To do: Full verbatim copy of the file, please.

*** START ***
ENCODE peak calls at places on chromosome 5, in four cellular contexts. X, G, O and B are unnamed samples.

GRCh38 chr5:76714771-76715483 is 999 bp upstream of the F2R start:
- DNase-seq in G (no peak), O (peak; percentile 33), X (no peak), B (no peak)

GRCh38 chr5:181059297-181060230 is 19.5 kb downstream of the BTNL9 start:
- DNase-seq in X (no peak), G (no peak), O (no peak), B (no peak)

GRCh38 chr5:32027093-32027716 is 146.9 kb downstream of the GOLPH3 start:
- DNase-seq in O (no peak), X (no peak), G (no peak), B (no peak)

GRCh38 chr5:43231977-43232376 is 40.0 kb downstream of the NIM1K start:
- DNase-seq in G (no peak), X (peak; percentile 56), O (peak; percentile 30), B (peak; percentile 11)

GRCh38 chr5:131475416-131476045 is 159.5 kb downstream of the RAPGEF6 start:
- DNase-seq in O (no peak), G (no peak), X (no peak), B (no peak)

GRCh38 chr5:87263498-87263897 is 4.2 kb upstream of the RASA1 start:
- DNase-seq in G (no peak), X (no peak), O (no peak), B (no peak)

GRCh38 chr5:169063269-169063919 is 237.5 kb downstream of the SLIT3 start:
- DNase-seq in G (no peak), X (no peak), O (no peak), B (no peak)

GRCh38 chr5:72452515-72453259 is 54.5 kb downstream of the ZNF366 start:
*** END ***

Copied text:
ENCODE peak calls at places on chromosome 5, in four cellular contexts. X, G, O and B are unnamed samples.

GRCh38 chr5:76714771-76715483 is 999 bp upstream of the F2R start:
- DNase-seq in G (no peak), O (peak; percentile 33), X (no peak), B (no peak)

GRCh38 chr5:181059297-181060230 is 19.5 kb downstream of the BTNL9 start:
- DNase-seq in X (no peak), G (no peak), O (no peak), B (no peak)

GRCh38 chr5:32027093-32027716 is 146.9 kb downstream of the GOLPH3 start:
- DNase-seq in O (no peak), X (no peak), G (no peak), B (no peak)

GRCh38 chr5:43231977-43232376 is 40.0 kb downstream of the NIM1K start:
- DNase-seq in G (no peak), X (peak; percentile 56), O (peak; percentile 30), B (peak; percentile 11)

GRCh38 chr5:131475416-131476045 is 159.5 kb downstream of the RAPGEF6 start:
- DNase-seq in O (no peak), G (no peak), X (no peak), B (no peak)

GRCh38 chr5:87263498-87263897 is 4.2 kb upstream of the RASA1 start:
- DNase-seq in G (no peak), X (no peak), O (no peak), B (no peak)

GRCh38 chr5:169063269-169063919 is 237.5 kb downstream of the SLIT3 start:
- DNase-seq in G (no peak), X (no peak), O (no peak), B (no peak)

GRCh38 chr5:72452515-72453259 is 54.5 kb downstream of the ZNF366 start: